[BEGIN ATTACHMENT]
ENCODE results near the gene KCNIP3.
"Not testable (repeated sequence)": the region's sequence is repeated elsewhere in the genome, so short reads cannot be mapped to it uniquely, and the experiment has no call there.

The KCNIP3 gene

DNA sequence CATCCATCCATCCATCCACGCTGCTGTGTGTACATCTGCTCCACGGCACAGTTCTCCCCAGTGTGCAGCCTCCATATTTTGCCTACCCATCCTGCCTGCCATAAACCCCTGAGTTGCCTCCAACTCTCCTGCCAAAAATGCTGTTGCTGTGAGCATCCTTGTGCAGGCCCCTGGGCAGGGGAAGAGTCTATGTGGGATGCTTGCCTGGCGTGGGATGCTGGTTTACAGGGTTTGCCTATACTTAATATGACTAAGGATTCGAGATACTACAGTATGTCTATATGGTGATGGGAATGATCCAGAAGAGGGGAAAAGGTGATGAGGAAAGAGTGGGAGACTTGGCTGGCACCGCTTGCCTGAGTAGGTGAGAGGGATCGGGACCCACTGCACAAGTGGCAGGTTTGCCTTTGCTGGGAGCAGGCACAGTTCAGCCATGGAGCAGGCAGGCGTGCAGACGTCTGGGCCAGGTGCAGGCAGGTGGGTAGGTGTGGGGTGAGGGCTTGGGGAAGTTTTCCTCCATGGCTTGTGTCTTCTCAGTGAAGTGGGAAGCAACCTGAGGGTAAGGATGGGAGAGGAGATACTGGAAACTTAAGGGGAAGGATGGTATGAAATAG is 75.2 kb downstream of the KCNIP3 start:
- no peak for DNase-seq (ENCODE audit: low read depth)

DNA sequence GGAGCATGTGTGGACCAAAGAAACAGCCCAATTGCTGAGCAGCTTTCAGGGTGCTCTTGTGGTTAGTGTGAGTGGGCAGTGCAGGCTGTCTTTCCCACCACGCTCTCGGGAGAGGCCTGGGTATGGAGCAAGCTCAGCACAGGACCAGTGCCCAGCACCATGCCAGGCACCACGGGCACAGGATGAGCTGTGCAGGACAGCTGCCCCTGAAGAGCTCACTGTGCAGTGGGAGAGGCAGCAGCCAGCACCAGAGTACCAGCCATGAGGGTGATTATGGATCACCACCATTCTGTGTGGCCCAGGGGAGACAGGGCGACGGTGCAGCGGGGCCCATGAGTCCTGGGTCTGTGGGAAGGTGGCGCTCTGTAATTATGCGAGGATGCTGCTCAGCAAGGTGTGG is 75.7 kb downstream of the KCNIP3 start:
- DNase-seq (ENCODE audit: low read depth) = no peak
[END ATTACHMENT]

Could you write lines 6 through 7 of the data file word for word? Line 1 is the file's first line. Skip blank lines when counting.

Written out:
DNA sequence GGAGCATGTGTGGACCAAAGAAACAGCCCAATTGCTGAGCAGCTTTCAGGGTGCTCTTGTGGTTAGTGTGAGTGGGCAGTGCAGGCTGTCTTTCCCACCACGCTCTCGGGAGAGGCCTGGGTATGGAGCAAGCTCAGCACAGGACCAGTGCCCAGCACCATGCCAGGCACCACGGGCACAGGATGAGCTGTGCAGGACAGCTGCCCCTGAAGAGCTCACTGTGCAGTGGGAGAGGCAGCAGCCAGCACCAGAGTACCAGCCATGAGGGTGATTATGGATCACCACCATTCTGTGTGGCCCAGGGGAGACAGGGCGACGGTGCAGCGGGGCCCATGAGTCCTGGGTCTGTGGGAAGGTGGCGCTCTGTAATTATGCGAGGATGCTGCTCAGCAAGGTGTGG is 75.7 kb downstream of the KCNIP3 start:
- DNase-seq (ENCODE audit: low read depth) = no peak